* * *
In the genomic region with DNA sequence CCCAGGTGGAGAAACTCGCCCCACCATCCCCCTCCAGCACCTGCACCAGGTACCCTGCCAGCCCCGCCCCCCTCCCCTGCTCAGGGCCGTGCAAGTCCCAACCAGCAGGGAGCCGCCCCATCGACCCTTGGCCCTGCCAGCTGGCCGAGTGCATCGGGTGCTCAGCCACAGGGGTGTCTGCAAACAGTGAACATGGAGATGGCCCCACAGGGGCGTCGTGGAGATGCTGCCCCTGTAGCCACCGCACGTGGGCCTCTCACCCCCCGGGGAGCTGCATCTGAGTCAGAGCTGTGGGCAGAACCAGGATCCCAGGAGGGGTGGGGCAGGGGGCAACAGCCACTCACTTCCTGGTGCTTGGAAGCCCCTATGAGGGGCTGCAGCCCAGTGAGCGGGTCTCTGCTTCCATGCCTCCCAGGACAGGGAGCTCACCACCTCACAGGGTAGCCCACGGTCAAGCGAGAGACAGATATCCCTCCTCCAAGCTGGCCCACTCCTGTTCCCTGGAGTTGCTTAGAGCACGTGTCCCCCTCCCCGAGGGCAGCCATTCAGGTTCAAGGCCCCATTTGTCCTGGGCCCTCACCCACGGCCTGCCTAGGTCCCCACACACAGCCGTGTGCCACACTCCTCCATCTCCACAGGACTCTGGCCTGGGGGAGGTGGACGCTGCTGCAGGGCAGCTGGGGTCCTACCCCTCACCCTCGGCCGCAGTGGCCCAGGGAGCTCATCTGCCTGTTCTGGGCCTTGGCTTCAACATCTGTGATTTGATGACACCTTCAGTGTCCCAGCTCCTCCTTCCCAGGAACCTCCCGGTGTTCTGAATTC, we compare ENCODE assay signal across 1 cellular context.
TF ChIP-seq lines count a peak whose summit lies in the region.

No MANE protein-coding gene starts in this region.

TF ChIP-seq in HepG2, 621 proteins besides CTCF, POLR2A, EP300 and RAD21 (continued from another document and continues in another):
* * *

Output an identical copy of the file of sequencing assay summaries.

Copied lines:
In the genomic region with DNA sequence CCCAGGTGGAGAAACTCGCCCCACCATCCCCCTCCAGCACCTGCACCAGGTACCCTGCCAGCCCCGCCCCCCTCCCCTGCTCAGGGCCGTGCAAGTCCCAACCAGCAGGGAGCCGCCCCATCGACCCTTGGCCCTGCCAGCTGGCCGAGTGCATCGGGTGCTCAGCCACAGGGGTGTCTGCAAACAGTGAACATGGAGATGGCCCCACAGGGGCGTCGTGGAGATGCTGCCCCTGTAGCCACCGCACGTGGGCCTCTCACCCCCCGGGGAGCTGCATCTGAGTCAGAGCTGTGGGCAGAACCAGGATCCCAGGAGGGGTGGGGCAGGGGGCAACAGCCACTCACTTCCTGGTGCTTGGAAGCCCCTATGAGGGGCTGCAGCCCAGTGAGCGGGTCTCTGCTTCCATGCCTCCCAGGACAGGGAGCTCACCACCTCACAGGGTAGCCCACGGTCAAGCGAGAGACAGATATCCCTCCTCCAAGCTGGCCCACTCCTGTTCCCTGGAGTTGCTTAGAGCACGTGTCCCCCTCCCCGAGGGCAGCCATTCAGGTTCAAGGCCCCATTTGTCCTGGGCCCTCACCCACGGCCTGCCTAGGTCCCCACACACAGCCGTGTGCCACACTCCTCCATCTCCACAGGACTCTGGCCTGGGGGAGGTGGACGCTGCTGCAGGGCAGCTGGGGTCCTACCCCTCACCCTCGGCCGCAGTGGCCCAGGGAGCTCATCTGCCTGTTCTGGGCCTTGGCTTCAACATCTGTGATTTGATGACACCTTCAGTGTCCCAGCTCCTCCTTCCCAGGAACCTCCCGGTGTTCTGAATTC, we compare ENCODE assay signal across 1 cellular context.
TF ChIP-seq lines count a peak whose summit lies in the region.

No MANE protein-coding gene starts in this region.

TF ChIP-seq in HepG2, 621 proteins besides CTCF, POLR2A, EP300 and RAD21 (continued from another document and continues in another):